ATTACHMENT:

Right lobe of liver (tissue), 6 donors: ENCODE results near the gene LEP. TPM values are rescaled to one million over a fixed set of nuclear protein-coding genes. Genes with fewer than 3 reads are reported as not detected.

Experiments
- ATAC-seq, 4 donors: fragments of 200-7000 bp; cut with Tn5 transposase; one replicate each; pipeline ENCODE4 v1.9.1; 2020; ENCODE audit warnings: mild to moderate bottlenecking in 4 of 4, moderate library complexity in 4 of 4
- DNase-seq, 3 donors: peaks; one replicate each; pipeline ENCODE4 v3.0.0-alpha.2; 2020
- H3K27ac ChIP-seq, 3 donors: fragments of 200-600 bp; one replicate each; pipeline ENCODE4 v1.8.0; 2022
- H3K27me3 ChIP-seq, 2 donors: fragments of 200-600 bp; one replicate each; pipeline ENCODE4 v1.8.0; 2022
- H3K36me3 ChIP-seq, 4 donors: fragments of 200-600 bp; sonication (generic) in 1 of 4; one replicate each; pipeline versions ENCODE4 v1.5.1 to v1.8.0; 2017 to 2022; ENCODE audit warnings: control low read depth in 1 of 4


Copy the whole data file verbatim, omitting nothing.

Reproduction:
Right lobe of liver (tissue), 6 donors: ENCODE results near the gene LEP. TPM values are rescaled to one million over a fixed set of nuclear protein-coding genes. Genes with fewer than 3 reads are reported as not detected.

Experiments
- ATAC-seq, 4 donors: fragments of 200-7000 bp; cut with Tn5 transposase; one replicate each; pipeline ENCODE4 v1.9.1; 2020; ENCODE audit warnings: mild to moderate bottlenecking in 4 of 4, moderate library complexity in 4 of 4
- DNase-seq, 3 donors: peaks; one replicate each; pipeline ENCODE4 v3.0.0-alpha.2; 2020
- H3K27ac ChIP-seq, 3 donors: fragments of 200-600 bp; one replicate each; pipeline ENCODE4 v1.8.0; 2022
- H3K27me3 ChIP-seq, 2 donors: fragments of 200-600 bp; one replicate each; pipeline ENCODE4 v1.8.0; 2022
- H3K36me3 ChIP-seq, 4 donors: fragments of 200-600 bp; sonication (generic) in 1 of 4; one replicate each; pipeline versions ENCODE4 v1.5.1 to v1.8.0; 2017 to 2022; ENCODE audit warnings: control low read depth in 1 of 4